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Monday 24th October 2016

Drug to reverse liver disease

27th September 2006

27092006_liver1.jpgResearch by a team from the University of Newcastle suggests that a drug could reverse severe liver disease.

The researchers say that Sulfasalazine, currently used to treat arthritis and inflammatory bowel disease, can also reverse the scarring associated with cirrhosis of the liver.

Liver disease is the fifth highest cause of death in the UK, with an estimated 10% of the UK population having liver problems, which are often linked to lifestyle factors, for example heavy drinking and obesity.

It had been thought that the scarring associated with cirrhosis was irreversible, but this study has shown that Sulfasalazine can help in the recovery process.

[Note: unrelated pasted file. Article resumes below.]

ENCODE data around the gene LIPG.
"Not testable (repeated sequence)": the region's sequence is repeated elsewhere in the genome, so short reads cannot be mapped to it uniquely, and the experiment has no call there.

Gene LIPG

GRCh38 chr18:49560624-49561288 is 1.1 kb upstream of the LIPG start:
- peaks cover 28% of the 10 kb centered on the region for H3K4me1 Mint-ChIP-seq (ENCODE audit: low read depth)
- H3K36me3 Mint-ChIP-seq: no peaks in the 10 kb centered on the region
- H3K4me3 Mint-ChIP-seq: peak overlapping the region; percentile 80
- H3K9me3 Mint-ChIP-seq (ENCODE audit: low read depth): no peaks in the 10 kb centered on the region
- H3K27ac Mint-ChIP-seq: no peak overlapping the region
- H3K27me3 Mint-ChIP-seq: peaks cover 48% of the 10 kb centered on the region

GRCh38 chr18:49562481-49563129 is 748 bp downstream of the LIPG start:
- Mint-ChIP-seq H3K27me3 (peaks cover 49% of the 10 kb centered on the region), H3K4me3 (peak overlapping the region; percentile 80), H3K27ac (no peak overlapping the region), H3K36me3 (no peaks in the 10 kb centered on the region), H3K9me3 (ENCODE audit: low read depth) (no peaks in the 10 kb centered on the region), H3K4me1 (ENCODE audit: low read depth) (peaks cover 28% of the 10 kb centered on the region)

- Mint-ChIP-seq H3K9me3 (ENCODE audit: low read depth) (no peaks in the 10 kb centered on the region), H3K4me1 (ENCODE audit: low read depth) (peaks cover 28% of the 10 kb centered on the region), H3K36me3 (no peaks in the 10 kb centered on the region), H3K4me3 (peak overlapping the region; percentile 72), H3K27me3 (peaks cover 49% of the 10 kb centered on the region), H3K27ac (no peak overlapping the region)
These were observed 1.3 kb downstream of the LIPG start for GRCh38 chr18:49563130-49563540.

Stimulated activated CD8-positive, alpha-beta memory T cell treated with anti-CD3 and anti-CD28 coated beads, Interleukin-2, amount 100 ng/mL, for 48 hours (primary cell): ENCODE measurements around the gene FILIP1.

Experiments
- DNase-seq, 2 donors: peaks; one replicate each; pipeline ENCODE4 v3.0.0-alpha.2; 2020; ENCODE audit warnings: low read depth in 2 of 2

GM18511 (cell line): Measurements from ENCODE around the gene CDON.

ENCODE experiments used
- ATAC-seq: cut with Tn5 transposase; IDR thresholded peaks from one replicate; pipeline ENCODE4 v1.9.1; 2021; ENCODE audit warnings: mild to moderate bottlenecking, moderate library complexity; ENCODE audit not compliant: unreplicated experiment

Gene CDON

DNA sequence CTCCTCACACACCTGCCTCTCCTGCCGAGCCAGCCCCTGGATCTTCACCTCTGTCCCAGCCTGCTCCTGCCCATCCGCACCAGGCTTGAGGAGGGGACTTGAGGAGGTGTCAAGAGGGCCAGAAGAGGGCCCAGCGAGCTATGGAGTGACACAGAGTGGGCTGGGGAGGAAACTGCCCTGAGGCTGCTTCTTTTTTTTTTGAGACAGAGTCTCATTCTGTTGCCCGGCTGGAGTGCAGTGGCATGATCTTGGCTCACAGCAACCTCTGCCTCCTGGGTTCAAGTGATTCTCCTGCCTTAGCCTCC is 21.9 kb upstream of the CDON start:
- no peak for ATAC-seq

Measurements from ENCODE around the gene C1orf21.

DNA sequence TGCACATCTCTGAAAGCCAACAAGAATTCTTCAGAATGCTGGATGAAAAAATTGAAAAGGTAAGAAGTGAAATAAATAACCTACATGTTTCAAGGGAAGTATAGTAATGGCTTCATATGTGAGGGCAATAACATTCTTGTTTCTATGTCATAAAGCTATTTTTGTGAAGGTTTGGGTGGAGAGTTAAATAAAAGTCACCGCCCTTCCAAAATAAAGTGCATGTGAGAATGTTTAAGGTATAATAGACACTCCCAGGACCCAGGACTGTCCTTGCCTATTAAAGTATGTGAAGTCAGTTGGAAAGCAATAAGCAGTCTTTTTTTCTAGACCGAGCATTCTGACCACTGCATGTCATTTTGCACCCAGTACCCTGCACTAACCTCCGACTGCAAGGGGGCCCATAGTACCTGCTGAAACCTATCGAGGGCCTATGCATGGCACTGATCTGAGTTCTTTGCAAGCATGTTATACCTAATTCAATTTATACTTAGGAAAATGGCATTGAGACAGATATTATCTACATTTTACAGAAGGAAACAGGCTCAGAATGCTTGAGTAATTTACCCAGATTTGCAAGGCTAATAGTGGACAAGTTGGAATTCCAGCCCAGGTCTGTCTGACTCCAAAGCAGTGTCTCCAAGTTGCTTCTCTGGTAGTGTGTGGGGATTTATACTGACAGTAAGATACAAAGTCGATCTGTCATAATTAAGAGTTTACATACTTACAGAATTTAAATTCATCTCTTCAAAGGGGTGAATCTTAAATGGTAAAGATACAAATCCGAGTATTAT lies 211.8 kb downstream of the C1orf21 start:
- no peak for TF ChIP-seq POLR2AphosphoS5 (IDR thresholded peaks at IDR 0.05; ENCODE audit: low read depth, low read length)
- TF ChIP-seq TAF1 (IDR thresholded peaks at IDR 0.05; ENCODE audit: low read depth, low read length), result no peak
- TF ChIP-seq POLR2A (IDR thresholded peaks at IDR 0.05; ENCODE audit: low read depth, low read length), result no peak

Specialised cells, called hepatic myofibroblasts, create scar tissue in a diseased liver, also secreting proteins preventing the breakdown of scar tissue.  Sulfasalazine blocks the production of these proteins.

The researchers plan to trial the drug in humans, firstly with heavy drinkers who have given up alcohol, but whose livers would not recover naturally.

They hope that the drug may provide an alternative to a liver transplant. Lead researcher Professor Derek Mann, said even a 5% to 10% recovery of the liver could have a huge impact on quality of life.

Anne Jenkins, from the charity Alcohol Concern, welcomed the research, but cautioned "this work is at an early stage, and more needs to be done." 

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